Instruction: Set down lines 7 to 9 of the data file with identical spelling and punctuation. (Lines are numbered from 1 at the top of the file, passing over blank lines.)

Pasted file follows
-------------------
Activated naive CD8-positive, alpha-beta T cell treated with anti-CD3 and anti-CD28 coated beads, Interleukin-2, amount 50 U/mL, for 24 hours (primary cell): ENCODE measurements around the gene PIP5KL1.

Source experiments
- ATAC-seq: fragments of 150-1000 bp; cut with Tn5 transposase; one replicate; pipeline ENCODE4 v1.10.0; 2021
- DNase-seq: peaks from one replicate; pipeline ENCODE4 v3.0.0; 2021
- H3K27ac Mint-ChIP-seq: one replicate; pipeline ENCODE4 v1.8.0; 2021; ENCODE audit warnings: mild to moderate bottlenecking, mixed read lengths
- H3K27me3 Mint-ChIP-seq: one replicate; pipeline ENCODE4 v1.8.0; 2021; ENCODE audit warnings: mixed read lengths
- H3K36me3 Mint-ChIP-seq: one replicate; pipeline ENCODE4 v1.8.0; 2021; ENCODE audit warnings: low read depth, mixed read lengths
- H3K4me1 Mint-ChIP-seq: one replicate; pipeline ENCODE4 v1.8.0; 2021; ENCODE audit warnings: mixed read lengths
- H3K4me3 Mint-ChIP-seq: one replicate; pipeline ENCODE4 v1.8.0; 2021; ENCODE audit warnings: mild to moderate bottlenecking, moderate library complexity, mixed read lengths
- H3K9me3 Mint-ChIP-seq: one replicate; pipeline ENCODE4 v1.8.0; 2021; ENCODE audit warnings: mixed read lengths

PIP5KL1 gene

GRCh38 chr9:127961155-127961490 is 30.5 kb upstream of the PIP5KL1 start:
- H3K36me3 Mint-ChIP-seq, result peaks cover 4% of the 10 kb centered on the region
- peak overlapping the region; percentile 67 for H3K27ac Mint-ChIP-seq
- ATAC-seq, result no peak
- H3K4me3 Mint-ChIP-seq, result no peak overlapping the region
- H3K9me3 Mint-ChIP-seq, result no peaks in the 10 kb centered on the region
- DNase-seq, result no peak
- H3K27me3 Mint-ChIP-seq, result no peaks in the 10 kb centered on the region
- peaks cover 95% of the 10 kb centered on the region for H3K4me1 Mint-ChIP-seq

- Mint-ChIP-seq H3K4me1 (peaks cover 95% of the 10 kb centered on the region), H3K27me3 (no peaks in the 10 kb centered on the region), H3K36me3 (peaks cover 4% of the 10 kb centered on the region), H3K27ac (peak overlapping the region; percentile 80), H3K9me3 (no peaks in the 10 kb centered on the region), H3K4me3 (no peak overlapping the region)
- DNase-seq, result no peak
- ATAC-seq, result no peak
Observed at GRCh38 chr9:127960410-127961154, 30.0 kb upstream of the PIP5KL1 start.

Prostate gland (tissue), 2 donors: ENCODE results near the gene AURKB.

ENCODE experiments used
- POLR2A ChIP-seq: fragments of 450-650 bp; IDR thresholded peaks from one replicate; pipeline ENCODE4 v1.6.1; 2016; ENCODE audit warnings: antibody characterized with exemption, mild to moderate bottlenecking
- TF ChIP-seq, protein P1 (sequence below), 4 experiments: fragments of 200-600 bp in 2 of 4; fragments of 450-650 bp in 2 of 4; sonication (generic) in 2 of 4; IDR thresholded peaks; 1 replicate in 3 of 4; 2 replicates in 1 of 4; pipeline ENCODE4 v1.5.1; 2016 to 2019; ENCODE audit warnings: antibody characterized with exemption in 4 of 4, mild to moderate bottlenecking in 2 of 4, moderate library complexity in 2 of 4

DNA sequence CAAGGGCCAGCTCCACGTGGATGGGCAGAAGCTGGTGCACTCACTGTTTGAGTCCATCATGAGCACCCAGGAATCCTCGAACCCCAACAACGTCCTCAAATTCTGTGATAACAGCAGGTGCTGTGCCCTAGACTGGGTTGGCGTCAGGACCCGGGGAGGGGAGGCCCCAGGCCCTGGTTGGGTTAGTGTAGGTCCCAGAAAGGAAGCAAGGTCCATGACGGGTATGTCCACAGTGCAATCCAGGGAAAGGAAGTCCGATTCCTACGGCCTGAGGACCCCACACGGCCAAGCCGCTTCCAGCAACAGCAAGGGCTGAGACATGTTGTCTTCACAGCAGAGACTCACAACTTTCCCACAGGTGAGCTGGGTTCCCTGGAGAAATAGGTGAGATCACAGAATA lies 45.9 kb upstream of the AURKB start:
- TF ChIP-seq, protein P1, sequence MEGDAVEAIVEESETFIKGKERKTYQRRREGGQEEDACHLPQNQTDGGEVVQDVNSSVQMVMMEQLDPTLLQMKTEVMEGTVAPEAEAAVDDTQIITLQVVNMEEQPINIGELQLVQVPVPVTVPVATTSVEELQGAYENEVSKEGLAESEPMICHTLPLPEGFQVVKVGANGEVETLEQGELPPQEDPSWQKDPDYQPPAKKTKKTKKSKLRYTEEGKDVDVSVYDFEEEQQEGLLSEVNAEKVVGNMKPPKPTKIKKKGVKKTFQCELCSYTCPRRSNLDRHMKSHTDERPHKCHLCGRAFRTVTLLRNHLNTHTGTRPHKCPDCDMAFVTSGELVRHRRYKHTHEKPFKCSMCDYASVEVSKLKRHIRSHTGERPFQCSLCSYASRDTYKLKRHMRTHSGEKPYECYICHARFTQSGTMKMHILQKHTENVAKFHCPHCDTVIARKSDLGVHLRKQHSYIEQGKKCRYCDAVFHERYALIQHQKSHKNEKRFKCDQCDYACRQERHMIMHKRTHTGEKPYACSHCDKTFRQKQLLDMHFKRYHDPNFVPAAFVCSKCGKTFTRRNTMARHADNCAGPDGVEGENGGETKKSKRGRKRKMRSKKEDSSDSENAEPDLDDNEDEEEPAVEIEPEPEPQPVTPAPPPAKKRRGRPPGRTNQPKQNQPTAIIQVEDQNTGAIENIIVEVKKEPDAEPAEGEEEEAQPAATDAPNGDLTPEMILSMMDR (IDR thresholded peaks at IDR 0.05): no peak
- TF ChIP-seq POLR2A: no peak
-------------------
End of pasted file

- H3K36me3 Mint-ChIP-seq: one replicate; pipeline ENCODE4 v1.8.0; 2021; ENCODE audit warnings: low read depth, mixed read lengths
- H3K4me1 Mint-ChIP-seq: one replicate; pipeline ENCODE4 v1.8.0; 2021; ENCODE audit warnings: mixed read lengths
- H3K4me3 Mint-ChIP-seq: one replicate; pipeline ENCODE4 v1.8.0; 2021; ENCODE audit warnings: mild to moderate bottlenecking, moderate library complexity, mixed read lengths